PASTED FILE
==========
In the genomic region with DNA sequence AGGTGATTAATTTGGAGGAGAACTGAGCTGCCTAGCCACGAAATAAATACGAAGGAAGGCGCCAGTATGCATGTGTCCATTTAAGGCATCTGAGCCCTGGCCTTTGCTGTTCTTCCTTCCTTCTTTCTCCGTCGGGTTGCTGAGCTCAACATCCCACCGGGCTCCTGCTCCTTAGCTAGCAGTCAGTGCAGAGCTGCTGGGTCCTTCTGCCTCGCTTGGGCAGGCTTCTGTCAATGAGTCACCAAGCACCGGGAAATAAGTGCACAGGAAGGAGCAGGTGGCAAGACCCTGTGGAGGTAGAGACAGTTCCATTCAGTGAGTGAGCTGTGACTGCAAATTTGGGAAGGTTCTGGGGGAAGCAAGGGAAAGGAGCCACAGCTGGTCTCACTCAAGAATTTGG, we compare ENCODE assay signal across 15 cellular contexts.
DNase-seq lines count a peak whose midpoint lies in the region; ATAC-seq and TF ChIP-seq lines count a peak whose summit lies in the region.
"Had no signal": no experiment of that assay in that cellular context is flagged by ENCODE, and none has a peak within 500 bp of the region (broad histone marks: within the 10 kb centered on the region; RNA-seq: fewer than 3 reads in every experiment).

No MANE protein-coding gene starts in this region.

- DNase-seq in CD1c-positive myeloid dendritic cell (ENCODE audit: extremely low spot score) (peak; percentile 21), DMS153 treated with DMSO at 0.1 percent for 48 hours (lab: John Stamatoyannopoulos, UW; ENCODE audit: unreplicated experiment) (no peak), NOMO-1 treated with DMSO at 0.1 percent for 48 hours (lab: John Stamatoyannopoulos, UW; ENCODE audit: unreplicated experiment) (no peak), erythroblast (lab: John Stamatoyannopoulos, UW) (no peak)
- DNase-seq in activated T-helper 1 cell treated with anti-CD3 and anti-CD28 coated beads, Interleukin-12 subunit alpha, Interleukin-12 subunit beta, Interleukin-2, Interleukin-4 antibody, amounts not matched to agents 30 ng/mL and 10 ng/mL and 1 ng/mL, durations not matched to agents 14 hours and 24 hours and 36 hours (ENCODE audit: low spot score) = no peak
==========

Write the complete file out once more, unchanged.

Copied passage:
In the genomic region with DNA sequence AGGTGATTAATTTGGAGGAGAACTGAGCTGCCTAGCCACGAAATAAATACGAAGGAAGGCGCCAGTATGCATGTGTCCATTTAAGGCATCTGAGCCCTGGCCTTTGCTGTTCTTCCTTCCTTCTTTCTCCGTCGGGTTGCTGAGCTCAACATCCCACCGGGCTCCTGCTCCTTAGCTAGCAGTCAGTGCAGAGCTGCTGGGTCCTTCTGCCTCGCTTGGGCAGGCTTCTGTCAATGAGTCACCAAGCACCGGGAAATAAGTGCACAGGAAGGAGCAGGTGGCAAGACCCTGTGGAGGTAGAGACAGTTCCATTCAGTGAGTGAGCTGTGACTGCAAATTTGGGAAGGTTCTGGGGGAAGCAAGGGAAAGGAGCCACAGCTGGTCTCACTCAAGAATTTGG, we compare ENCODE assay signal across 15 cellular contexts.
DNase-seq lines count a peak whose midpoint lies in the region; ATAC-seq and TF ChIP-seq lines count a peak whose summit lies in the region.
"Had no signal": no experiment of that assay in that cellular context is flagged by ENCODE, and none has a peak within 500 bp of the region (broad histone marks: within the 10 kb centered on the region; RNA-seq: fewer than 3 reads in every experiment).

No MANE protein-coding gene starts in this region.

- DNase-seq in CD1c-positive myeloid dendritic cell (ENCODE audit: extremely low spot score) (peak; percentile 21), DMS153 treated with DMSO at 0.1 percent for 48 hours (lab: John Stamatoyannopoulos, UW; ENCODE audit: unreplicated experiment) (no peak), NOMO-1 treated with DMSO at 0.1 percent for 48 hours (lab: John Stamatoyannopoulos, UW; ENCODE audit: unreplicated experiment) (no peak), erythroblast (lab: John Stamatoyannopoulos, UW) (no peak)
- DNase-seq in activated T-helper 1 cell treated with anti-CD3 and anti-CD28 coated beads, Interleukin-12 subunit alpha, Interleukin-12 subunit beta, Interleukin-2, Interleukin-4 antibody, amounts not matched to agents 30 ng/mL and 10 ng/mL and 1 ng/mL, durations not matched to agents 14 hours and 24 hours and 36 hours (ENCODE audit: low spot score) = no peak